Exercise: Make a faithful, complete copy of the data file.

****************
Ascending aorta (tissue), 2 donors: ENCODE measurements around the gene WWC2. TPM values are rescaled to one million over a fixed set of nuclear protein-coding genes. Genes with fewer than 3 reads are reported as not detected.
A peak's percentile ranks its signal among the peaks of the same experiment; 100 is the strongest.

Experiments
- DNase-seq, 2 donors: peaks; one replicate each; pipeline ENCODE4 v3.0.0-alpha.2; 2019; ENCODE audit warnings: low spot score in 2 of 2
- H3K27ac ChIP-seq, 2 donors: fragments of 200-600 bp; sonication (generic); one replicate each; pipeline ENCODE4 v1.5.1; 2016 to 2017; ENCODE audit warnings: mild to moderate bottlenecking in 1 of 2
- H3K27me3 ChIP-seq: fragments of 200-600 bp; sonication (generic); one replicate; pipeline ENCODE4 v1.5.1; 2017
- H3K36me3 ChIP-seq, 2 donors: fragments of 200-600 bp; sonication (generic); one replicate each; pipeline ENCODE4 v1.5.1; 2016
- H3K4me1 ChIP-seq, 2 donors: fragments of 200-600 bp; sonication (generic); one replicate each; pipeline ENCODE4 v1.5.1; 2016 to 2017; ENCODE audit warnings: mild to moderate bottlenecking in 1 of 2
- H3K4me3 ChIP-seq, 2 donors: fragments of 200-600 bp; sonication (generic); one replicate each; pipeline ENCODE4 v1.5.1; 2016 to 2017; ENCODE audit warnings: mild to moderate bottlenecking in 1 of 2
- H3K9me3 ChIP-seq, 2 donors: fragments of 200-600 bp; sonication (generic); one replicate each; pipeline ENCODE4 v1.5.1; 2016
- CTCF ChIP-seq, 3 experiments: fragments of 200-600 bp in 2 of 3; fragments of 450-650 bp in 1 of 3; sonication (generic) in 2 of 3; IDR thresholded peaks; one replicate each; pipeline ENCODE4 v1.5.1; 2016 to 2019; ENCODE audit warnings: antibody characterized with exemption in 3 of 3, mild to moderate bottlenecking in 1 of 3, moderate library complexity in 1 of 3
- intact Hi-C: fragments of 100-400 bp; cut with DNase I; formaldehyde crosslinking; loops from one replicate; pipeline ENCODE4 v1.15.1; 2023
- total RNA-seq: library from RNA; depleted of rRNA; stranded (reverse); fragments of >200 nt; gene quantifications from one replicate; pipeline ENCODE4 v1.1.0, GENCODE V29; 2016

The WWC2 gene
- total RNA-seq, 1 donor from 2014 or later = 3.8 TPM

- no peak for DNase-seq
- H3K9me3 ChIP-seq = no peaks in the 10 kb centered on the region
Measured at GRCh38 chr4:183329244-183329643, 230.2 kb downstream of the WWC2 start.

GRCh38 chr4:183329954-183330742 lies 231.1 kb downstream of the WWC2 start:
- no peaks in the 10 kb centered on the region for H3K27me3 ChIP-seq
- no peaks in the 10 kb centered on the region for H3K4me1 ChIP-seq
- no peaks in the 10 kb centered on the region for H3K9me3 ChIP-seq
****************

Ascending aorta (tissue), 2 donors: ENCODE measurements around the gene WWC2. TPM values are rescaled to one million over a fixed set of nuclear protein-coding genes. Genes with fewer than 3 reads are reported as not detected.
A peak's percentile ranks its signal among the peaks of the same experiment; 100 is the strongest.

Experiments
- DNase-seq, 2 donors: peaks; one replicate each; pipeline ENCODE4 v3.0.0-alpha.2; 2019; ENCODE audit warnings: low spot score in 2 of 2
- H3K27ac ChIP-seq, 2 donors: fragments of 200-600 bp; sonication (generic); one replicate each; pipeline ENCODE4 v1.5.1; 2016 to 2017; ENCODE audit warnings: mild to moderate bottlenecking in 1 of 2
- H3K27me3 ChIP-seq: fragments of 200-600 bp; sonication (generic); one replicate; pipeline ENCODE4 v1.5.1; 2017
- H3K36me3 ChIP-seq, 2 donors: fragments of 200-600 bp; sonication (generic); one replicate each; pipeline ENCODE4 v1.5.1; 2016
- H3K4me1 ChIP-seq, 2 donors: fragments of 200-600 bp; sonication (generic); one replicate each; pipeline ENCODE4 v1.5.1; 2016 to 2017; ENCODE audit warnings: mild to moderate bottlenecking in 1 of 2
- H3K4me3 ChIP-seq, 2 donors: fragments of 200-600 bp; sonication (generic); one replicate each; pipeline ENCODE4 v1.5.1; 2016 to 2017; ENCODE audit warnings: mild to moderate bottlenecking in 1 of 2
- H3K9me3 ChIP-seq, 2 donors: fragments of 200-600 bp; sonication (generic); one replicate each; pipeline ENCODE4 v1.5.1; 2016
- CTCF ChIP-seq, 3 experiments: fragments of 200-600 bp in 2 of 3; fragments of 450-650 bp in 1 of 3; sonication (generic) in 2 of 3; IDR thresholded peaks; one replicate each; pipeline ENCODE4 v1.5.1; 2016 to 2019; ENCODE audit warnings: antibody characterized with exemption in 3 of 3, mild to moderate bottlenecking in 1 of 3, moderate library complexity in 1 of 3
- intact Hi-C: fragments of 100-400 bp; cut with DNase I; formaldehyde crosslinking; loops from one replicate; pipeline ENCODE4 v1.15.1; 2023
- total RNA-seq: library from RNA; depleted of rRNA; stranded (reverse); fragments of >200 nt; gene quantifications from one replicate; pipeline ENCODE4 v1.1.0, GENCODE V29; 2016

The WWC2 gene
- total RNA-seq, 1 donor from 2014 or later = 3.8 TPM

- no peak for DNase-seq
- H3K9me3 ChIP-seq = no peaks in the 10 kb centered on the region
Measured at GRCh38 chr4:183329244-183329643, 230.2 kb downstream of the WWC2 start.

GRCh38 chr4:183329954-183330742 lies 231.1 kb downstream of the WWC2 start:
- no peaks in the 10 kb centered on the region for H3K27me3 ChIP-seq
- no peaks in the 10 kb centered on the region for H3K4me1 ChIP-seq
- no peaks in the 10 kb centered on the region for H3K9me3 ChIP-seq